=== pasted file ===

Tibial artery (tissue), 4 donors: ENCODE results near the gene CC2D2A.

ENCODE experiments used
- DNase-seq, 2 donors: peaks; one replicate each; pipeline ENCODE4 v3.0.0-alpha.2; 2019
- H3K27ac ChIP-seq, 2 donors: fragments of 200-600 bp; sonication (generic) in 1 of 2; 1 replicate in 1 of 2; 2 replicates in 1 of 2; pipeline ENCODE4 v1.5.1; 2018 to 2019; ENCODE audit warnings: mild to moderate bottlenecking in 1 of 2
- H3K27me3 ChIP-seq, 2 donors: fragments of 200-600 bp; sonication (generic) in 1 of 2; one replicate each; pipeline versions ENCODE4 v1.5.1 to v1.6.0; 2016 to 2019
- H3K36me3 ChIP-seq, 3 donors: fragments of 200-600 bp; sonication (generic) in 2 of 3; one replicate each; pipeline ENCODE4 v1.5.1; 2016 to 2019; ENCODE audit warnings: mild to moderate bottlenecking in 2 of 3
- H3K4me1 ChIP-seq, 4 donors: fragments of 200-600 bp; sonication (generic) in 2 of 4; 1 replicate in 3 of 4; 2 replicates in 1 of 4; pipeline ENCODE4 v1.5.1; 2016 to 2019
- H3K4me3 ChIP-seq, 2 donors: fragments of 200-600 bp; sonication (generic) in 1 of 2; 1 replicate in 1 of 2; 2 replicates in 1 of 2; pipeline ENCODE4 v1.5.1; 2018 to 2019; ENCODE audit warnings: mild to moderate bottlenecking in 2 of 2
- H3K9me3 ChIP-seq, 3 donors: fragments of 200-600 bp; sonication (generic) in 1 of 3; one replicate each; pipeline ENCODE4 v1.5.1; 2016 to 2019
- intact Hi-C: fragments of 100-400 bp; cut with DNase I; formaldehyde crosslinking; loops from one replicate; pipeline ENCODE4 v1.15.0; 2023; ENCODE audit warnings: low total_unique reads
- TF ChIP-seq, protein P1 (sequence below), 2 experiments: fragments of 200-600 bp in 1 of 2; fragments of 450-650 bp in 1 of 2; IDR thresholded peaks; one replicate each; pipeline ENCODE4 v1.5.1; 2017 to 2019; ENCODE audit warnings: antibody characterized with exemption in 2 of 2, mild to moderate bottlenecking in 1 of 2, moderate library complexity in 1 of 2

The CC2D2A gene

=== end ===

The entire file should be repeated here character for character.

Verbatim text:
Tibial artery (tissue), 4 donors: ENCODE results near the gene CC2D2A.

ENCODE experiments used
- DNase-seq, 2 donors: peaks; one replicate each; pipeline ENCODE4 v3.0.0-alpha.2; 2019
- H3K27ac ChIP-seq, 2 donors: fragments of 200-600 bp; sonication (generic) in 1 of 2; 1 replicate in 1 of 2; 2 replicates in 1 of 2; pipeline ENCODE4 v1.5.1; 2018 to 2019; ENCODE audit warnings: mild to moderate bottlenecking in 1 of 2
- H3K27me3 ChIP-seq, 2 donors: fragments of 200-600 bp; sonication (generic) in 1 of 2; one replicate each; pipeline versions ENCODE4 v1.5.1 to v1.6.0; 2016 to 2019
- H3K36me3 ChIP-seq, 3 donors: fragments of 200-600 bp; sonication (generic) in 2 of 3; one replicate each; pipeline ENCODE4 v1.5.1; 2016 to 2019; ENCODE audit warnings: mild to moderate bottlenecking in 2 of 3
- H3K4me1 ChIP-seq, 4 donors: fragments of 200-600 bp; sonication (generic) in 2 of 4; 1 replicate in 3 of 4; 2 replicates in 1 of 4; pipeline ENCODE4 v1.5.1; 2016 to 2019
- H3K4me3 ChIP-seq, 2 donors: fragments of 200-600 bp; sonication (generic) in 1 of 2; 1 replicate in 1 of 2; 2 replicates in 1 of 2; pipeline ENCODE4 v1.5.1; 2018 to 2019; ENCODE audit warnings: mild to moderate bottlenecking in 2 of 2
- H3K9me3 ChIP-seq, 3 donors: fragments of 200-600 bp; sonication (generic) in 1 of 3; one replicate each; pipeline ENCODE4 v1.5.1; 2016 to 2019
- intact Hi-C: fragments of 100-400 bp; cut with DNase I; formaldehyde crosslinking; loops from one replicate; pipeline ENCODE4 v1.15.0; 2023; ENCODE audit warnings: low total_unique reads
- TF ChIP-seq, protein P1 (sequence below), 2 experiments: fragments of 200-600 bp in 1 of 2; fragments of 450-650 bp in 1 of 2; IDR thresholded peaks; one replicate each; pipeline ENCODE4 v1.5.1; 2017 to 2019; ENCODE audit warnings: antibody characterized with exemption in 2 of 2, mild to moderate bottlenecking in 1 of 2, moderate library complexity in 1 of 2

The CC2D2A gene